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Old 19th October 2007, 01:49 AM   #195
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Default Re: Soltari Knight

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Originally posted by tryonziess
Yeah and guess what . Your boards are in the MAIL. Have fun Tad
Awesome!!!
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Old 19th October 2007, 02:07 AM   #196
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sir knight -

Don't forget that the amp can only swing to within about 5-10V of the rails. Chances are at high output there will be a few volts of ripple on the rails, so the amp will probably barely swing 75 V or so with 85 V unloaded rails, around 350W.

Also, just because an amp is putting out 350W doesn't mean that the output devices are dissipating 350W. If you take a perfectly resistive load, at +80 V output the current in the 8R load is 10A. The P channel outputs are turned off, so the N channel devices pass 10A. But, with 85V rails, they only have 5V across them, so they carry 2A, dissipating 10W each.

Of course real world loads are not purely resistive. Take the worst case - a perfectly reactive 8 ohm load. In this case the current is 90 degrees our of phase with the voltage - the current is at its peak when the the voltage is 0. This means swinging 80V, the current is 10A at the zero crossings, and the outputs dissipate 400W per rail.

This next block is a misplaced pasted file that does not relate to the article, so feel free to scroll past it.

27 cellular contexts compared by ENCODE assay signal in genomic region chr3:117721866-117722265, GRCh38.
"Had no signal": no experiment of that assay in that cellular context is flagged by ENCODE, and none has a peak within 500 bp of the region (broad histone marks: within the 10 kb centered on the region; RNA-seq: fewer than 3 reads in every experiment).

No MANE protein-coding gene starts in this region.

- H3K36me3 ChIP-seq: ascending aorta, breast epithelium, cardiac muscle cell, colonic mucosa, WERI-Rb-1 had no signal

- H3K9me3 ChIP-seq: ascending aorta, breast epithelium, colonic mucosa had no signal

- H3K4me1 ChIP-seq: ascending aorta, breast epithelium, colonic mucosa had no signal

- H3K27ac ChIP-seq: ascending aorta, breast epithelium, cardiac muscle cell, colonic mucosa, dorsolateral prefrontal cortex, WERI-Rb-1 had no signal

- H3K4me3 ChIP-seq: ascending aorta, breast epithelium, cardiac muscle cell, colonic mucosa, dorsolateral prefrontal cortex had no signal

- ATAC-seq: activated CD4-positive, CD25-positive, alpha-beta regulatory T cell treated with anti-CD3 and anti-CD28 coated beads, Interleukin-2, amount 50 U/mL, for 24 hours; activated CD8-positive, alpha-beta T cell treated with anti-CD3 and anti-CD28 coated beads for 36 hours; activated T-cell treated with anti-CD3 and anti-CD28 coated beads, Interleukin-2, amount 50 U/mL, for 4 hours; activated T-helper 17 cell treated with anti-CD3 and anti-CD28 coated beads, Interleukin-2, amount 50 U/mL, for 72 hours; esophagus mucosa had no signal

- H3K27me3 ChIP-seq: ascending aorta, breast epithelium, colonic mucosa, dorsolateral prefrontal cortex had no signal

With a real word load the dissipation is somewhere in between the two extremes. And, yes, the output devices must be derated at elevated temperatures.

If you look at the standard Leach and Jen's version you'll notice an implication that 3 plastic output devices can handle about the same load as 2 TO-3s. This was thoroughly hashed out in a few threads, and seems to be a decent rule of thumb.

I have a couple of commercial amps that use 3 pairs of TO-3 outputs with 85-90V rails. (A Hafler DH-500 and a Yamaha M-2 rated 250W and 275W respectively). Seems to me, that using the 3/2 equivalence that Jens' 10 output amp ought to be safer than the commercial amps on 80V, with the caveat that the load impedance should be reasonable and not too reactive.

Another consideration is that in home use, you will rarely if ever approach the capabilities of an amp with 80V rails. and even when you do, it won't be for long, so you're probably a lot safer than it would first appear. Of course for pro audio use, you must design to the worst case. (which for class AB amps tends to be around 65% of maximum output.)